A wonderful prog album that is difficult to categorize as it has eclectic elements throughout: symphonic, neo, jazz fusion, psychedelia, trip-hop, Ange-like theatrics, and even funk-pop influences. The band's core is a trio each coming from quite disparate musical backgrounds, all from Montréal, Québec. Very accessible and melodic.
Giuseppe Verdi's first big Paris hit, Jérusalem is an 1847 rewrite of I Lombardi. Along with a new French text, the action is clarified, characters and scenes are dropped, the tenor role is beefed up, and the obligatory ballet is added, among other changes. It's a more coherent opera in this version, although Italian audiences have clung to I Lombardi, which is still mounted on the world's stages. The Philips team, however, makes a powerful case for this French grand opera story of betrayal, love, war and rescue, penitence, and vindication painted in primary colors on a canvas of Crusaders and villains, rousingly set to effective, if blunt, music.
Hard to describe what’s going on in Triangulus and Björn J:son Lindh. The closest analog - would be what would happen if the Alan Parson’s Project relocated to the island of Majorca and replaced their members with Swedish electro-acoustic minimalists. Imagine a very math-y (complex, musical time signatures galore) version of Balearic music that’s as interested in taking you on a tropical journey as it is into not completely shaking off its progressive Scandinavian experimental heritage. Because that’s basically what it is. A mix of Triangulus’ minimal prog style with the late Björn J:son Lindh’s ambient flute-driven jazz-fusion creating a not so distant kin of Coste Apetrea‘s similar, ruminative ideas…
This release is part of a set of Bach cantata recordings by the Belgian group Il Gardellino and director Marcel Ponseele: not an entire new Bach cantata cycle but a set of thematically oriented recordings that may also include works by other composers. "De profundis" (from the depths) offers three cantatas based on Psalm 130, which begins with the words "From the depths I cry to thee, Lord" and was translated into German in several ways.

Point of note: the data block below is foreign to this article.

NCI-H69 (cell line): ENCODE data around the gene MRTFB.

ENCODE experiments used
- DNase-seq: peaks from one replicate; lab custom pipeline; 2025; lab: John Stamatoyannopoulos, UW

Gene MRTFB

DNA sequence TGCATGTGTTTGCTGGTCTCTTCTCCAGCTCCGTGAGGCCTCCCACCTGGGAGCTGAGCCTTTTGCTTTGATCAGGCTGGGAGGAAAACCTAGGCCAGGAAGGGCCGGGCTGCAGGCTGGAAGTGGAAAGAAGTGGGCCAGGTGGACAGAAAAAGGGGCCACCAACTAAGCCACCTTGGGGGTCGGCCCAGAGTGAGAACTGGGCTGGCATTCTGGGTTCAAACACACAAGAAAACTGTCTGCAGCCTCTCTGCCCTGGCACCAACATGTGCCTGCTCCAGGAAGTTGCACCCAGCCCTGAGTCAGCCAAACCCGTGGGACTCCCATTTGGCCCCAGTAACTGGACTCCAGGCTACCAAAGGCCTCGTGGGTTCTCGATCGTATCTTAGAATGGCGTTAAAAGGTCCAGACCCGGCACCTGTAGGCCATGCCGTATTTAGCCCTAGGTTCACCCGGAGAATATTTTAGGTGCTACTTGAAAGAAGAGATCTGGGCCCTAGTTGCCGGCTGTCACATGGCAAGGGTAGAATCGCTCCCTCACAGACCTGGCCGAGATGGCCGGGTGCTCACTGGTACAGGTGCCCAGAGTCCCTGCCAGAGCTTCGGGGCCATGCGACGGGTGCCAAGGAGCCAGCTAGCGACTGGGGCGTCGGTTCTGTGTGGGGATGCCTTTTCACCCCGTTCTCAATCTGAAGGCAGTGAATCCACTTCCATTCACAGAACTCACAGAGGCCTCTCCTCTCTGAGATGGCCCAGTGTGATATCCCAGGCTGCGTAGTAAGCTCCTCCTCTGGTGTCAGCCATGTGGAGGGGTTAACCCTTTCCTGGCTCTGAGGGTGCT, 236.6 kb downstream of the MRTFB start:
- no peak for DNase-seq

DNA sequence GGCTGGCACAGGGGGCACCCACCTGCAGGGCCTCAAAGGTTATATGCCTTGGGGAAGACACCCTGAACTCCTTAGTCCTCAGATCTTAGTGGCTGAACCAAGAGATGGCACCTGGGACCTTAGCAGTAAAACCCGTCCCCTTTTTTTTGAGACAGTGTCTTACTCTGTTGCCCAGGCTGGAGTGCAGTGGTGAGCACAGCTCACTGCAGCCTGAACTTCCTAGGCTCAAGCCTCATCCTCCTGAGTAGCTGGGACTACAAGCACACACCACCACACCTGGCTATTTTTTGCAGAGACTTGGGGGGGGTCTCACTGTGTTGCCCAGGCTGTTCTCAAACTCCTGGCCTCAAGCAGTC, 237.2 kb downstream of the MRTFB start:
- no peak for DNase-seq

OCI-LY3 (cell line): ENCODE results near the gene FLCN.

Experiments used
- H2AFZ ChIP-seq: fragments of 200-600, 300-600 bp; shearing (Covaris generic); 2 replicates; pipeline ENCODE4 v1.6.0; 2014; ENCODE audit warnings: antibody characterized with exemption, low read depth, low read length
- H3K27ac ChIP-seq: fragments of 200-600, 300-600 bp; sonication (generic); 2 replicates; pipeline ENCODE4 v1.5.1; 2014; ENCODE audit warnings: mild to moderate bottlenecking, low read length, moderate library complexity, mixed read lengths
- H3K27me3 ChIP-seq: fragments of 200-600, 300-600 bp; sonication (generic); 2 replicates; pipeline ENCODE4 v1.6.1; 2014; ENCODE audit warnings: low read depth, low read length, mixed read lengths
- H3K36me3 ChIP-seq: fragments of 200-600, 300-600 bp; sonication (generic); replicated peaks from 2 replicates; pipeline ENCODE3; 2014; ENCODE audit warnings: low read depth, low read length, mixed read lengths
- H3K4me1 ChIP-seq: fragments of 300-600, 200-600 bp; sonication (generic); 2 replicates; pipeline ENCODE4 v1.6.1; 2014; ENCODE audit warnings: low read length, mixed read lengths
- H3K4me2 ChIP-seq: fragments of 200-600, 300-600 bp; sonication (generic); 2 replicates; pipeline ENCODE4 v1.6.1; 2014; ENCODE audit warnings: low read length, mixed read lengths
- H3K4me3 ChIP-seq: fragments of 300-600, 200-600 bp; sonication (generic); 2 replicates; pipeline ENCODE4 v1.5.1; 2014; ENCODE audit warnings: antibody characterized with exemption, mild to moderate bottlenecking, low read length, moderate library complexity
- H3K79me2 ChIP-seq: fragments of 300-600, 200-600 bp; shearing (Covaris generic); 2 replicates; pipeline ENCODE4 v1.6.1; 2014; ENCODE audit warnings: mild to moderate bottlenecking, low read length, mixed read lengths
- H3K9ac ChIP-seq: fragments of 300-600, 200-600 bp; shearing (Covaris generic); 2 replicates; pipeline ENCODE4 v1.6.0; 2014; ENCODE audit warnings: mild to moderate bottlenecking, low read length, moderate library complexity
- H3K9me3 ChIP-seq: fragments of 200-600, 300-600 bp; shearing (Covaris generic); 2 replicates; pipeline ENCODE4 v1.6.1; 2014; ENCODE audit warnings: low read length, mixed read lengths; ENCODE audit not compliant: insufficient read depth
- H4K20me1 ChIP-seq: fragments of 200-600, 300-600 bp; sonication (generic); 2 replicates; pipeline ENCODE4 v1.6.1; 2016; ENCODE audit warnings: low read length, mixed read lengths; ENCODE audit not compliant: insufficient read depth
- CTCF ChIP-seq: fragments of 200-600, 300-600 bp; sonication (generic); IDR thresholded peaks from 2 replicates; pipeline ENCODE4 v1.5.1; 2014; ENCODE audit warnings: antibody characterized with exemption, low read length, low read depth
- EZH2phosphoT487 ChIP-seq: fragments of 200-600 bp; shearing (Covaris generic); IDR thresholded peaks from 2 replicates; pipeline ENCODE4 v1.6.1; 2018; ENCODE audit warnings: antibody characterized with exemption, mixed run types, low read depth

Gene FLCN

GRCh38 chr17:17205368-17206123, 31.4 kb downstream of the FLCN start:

Originally released between 1975 to 1991 on the now-defunct Calliope label, Andre Isoir's recordings of the complete organ works of Bach have been unanimously acclaimed by both the press and the public. La Dolce Volta now offers these landmark recordings (unavailable since 2008), completely remastered, in a deluxe, specially priced boxed set. The set includes a 152 page, full color booklet rich with photos and information about the music and the recordings.
Orphée is the tenth and final full-length studio album by Icelandic composer Jóhann Jóhannsson, released under Deutsche Grammophon on September 16, 2016. The music is inspired by Ovid's interpretation of the Orpheus myth.
Masaaki Suzuki was better known as a keyboard player in the first decade or so of his career, but since about 1990 has established himself as one of the leading conductors of Baroque choral music. Suzuki was born in Kobe, Japan, on April 29, 1954. As a child he exhibited musical talent early on and by age 12 was a church organist. He later enrolled at the Tokyo National University of Fine Arts and Music, where he studied composition and organ.
Born in 1964 in Chiswick, England, the only son of a world-famous guitar legend, Juergen Richard “J.R.” Blackmore began his musical career in Germany. When he was just five years old, his parents separated and J.R. left the United Kingdom together with his mother to live in her birthplace Hamburg. It was the early years of modern-day Hamburg, which had seen legends to be like The Beatles play in the Star-Club before their heyday. Just like his father, Ritchie Blackmore, who made a name for himself and later became world-famous as a founding member of Deep Purple and later Rainbow. If you were going to be somebody in the music business, Hamburg was the place to be and was a gateway into stardom for a plethora of bands…
It is 22 years since Savall and Koopman first recorded the Bach gamba sonatas, in the days when Koopman still looked like he should have been presenting The Old Grey Whistle Test. This release for Savall's own Alia Vox label, however, is right up to date, a tame-haired Koopman and an amazingly unaltered Savall having set them down at the beginning of this year. The recording's quick turnaround is a fitting reflection of the state of the musical relationship that has obtained between these two ever since they first performed together in 1970 after only half an hour's rehearsal. Make no mistake, these Bach performances are right in the slot.